Notre Dame Football: Spotlight on the Irish Safety Position

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Notre Dame Football: Spotlight on the Irish Safety Position
Jonathan Daniel/Getty Images

When Notre Dame takes the field this fall, it will be without key safeties Zeke Motta and Jamoris Slaughter. Motta matriculated after a stellar season with the Irish and Slaughter was denied a sixth year of eligibility after tearing his Achilles tendon in the third game of last season.

While it was the defensive line—and some of its players—that caught all the headlines last season, the Irish secondary quietly handled the backfield reasonably well, leaving Notre Dame ranked respectably at 25th in the nation in passing defense.  

It is worth noting that passing defense was the weakest area of Notre Dame's defense, however. The Irish ranked 11th in rushing defense, second in scoring defense and eighth in red-zone defense—making the passing defense the odd man out at 25th nationally. Not that being ranked 25th in the nation is a horrible thing, but it is definitely an area that opposing offensive coordinators will look to exploit next fall, particularly now that the senior leadership has graduated. 

How does this relate to the safeties? Well, as they are the last line of defense in the backfield—hence the term safety—they will play a key role against the passing game. 

Returning safeties Matthias Farley,  Nicky Baratti and Austin Collinsworth will have their work cut out for them this fall.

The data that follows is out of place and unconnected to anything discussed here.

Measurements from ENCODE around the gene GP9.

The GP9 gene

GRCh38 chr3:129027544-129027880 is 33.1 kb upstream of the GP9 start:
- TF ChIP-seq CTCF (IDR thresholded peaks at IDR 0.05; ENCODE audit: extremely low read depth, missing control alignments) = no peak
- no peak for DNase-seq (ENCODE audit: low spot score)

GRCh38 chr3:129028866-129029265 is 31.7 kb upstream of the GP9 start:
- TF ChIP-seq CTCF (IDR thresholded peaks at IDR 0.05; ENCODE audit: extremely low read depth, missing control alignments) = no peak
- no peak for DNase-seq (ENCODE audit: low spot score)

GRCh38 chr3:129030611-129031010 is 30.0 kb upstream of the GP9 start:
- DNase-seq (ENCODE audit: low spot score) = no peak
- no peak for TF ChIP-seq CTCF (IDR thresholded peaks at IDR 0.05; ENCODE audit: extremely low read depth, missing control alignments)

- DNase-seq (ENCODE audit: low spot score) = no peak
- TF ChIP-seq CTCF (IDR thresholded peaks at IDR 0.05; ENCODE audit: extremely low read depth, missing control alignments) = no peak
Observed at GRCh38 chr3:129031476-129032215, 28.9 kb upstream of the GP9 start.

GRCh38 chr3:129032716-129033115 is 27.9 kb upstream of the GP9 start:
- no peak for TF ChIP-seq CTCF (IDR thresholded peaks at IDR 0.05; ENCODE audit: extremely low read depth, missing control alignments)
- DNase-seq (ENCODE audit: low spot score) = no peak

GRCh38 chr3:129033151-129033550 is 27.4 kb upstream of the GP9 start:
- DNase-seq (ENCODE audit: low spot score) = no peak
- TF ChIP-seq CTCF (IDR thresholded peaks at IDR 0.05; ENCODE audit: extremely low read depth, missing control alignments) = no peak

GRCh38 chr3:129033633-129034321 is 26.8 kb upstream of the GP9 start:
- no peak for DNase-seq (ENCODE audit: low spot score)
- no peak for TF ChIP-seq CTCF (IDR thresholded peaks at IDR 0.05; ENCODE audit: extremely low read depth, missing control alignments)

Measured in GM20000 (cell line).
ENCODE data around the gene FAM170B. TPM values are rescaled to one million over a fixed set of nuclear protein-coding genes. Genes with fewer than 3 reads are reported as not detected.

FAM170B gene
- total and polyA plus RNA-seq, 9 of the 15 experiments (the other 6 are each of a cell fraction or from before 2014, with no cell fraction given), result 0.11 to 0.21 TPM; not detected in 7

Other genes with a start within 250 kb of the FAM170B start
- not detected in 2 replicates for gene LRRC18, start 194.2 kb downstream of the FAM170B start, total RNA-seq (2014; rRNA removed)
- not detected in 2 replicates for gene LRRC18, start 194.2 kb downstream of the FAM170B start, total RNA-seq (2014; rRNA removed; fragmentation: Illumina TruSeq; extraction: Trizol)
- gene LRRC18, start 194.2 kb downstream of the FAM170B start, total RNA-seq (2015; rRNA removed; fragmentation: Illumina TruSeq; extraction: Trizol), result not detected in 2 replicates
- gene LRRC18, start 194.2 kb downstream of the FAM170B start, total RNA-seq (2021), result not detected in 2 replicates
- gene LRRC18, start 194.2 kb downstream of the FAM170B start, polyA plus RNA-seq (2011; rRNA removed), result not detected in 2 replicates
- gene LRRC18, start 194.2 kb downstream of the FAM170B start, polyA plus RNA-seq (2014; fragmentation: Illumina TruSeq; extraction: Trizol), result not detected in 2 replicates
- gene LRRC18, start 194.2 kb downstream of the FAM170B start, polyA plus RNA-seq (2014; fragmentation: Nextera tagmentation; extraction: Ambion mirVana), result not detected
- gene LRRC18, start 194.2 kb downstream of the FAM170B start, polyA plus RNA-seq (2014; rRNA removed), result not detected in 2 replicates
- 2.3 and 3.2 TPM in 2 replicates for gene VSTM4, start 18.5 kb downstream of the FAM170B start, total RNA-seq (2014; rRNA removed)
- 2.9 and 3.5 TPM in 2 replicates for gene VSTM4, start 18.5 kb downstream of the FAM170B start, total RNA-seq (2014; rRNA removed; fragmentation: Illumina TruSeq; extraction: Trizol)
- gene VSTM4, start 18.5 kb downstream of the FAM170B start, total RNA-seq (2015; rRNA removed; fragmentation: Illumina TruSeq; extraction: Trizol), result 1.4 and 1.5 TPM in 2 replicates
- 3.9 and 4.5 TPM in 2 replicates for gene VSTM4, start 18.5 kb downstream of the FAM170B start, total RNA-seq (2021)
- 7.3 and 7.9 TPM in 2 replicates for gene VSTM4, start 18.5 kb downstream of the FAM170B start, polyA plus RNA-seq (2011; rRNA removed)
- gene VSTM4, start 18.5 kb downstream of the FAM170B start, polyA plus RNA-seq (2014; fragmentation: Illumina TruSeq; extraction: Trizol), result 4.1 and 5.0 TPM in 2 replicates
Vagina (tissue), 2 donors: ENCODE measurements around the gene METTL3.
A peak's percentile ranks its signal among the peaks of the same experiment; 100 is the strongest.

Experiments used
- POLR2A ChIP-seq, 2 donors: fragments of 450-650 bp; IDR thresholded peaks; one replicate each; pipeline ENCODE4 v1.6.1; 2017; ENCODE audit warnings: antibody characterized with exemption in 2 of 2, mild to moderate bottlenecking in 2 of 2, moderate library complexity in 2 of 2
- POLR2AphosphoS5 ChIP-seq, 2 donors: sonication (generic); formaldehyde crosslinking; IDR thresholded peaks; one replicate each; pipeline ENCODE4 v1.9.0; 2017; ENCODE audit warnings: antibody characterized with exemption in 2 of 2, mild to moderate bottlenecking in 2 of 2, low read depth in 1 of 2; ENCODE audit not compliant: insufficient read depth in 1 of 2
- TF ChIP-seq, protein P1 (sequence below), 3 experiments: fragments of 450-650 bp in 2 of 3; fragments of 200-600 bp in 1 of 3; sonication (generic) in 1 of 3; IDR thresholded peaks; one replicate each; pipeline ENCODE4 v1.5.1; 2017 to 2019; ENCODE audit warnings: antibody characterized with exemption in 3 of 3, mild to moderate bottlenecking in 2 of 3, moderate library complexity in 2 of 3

Farley had an incredible season in 2012, taking over the starting safety position after Slaughter was injured in Week 3 against Michigan State. He is strong against the run but has room for improvement against the pass. During the game against Stanford last fall he had an interception that he returned for 49 yards, but had just one pass defensed and no passes broken up in his 11 starts. 

Baratti established himself as a dependable reserve safety last season after Austin Collinsworth was knocked out for the year following shoulder surgery, and Slaughter injured his Achilles tendon. The Texas native played in all 13 games, finishing with eight tackles and one interception against Michigan in the end zone.

The fate of senior Austin Collinsworth is still somewhat uncertain. According to Frank Vitovitch of uhnd.com, Collinsworth has been cleared by doctors following shoulder and back surgery that kept him off the field last season, but where he will land on the depth chart after a year out of the game is still unclear. 

Although he will not arrive on campus until next summer, there is much speculation that 5-star ranked safety Max Redfield will immediately push for playing time, but whether head coach Brian Kelly will redshirt him or not remains to be seen. Redfield is strong against the run, and he also played wide receiver in high school, so he is adept at reading the quarterback's eyes and has great hands, making him perfect for that all-important pass defense. 

All in all, the safety position should be one of the more interesting to watch as the offseason unfolds. Farley and Baratti have enough experience to—at minimum—maintain the status quo, but the arrival of Redfield should be highly anticipated by Irish fans. I am inclined to believe Kelly will get him out on the field this fall. Whoever ends up filling the safety spots, they will need to continue being strong against the run and lock down the pass defense to keep the Irish at championship level. 

*All star rankings referenced from Rivals.com, all team rankings from NCAA.com and all individual player stats from sports-reference.com.

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